# Measuring a qbit

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1. May 20, 2015

### Ananthan9470

I am newly learning quantum computing and am confused about some concepts. Suppose your qbit is the electron of a hydrogen atom and its in the state α|0> + β|1> . As far as I can understand, this means that if you measure the qbit in |0>, |1> basis, you will get a ground state electron with the probability |α|2 and an exited one with the probability |β|2. So what does it mean when you say you are measuring the state in some other basis? say |+>, |-> basis. How do you physically do this? Thanks.

2. May 20, 2015

### naima

It is easier to see that things when you measure a spin along a direction with a Stern and Gerlach. You get 0> or 1> You will get another orthogonal basis by rotating the SG apparatus.

3. May 20, 2015

### Ananthan9470

I kind of understood the thing about spin and how it is measured but I am trying to do understand the same thing for the H atom system. There has to be some similar measuring in a different basis thing for this as well right?

4. May 20, 2015

### Strilanc

Generally what you do is apply some operations that do a basis transform so the basis you want gets mapped to the computational basis, then measure, then undo the basis transform.

For example, suppose you want to measure the X observable (instead of the Z observable that the computational basis corresponds to). The Hadamard operation happens to switch between those two basises, so you can use this circuit:

Code (Text):

|ψ> ──[H]──[Measure]──[H]──

or this:

Code (Text):

ψ ──H──•──H── ψ [collapsed]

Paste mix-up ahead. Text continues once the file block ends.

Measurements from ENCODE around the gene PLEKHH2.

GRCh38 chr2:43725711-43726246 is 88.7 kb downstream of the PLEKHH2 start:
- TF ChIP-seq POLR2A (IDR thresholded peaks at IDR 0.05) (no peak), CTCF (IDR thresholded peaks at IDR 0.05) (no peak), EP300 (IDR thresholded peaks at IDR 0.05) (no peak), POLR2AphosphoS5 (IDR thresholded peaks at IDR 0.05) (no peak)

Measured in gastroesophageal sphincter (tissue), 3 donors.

│
0 ─────X───── result

If you don't want to figure out the basis transform, but have a gate whose operation is the observable's matrix U, and are able to do a controlled-U, then you can always use this circuit:

Code (Text):

ψ ─────U───── ψ [collapsed]
│
0 ──H──•──H── result

(The X observable is unique in that *both* solutions use the Hadamard gate so you can reverse which gates go on which wire and it would still work.)

Try measuring in the Y basis with this simulator.

Last edited: May 20, 2015
5. May 20, 2015

### Ananthan9470

Thank you so much. It makes much more sense now. So basically, you apply a gate to the hydrogen atom and then you measure it in the standard basis. After the gate, the electron will be in a corresponding superposition and then when you measure, you will get outcomes depending on the new state and the new probability amplitudes(which depends on the gate you used). Did I get everything right? Thanks again.

6. May 22, 2015

### naima

here u> and d> are spin of a particle along z.
If you couple your atom with this particle, the state is g> d> + e> u>
= g> (|+> + |->) + e> (|+> - |->) = (|g> + |e>)|+> + (|g> - |e>) |->
So if you rotate your SG along x and measure its spin, your atom is projected on one of your Schrodinger cat's state.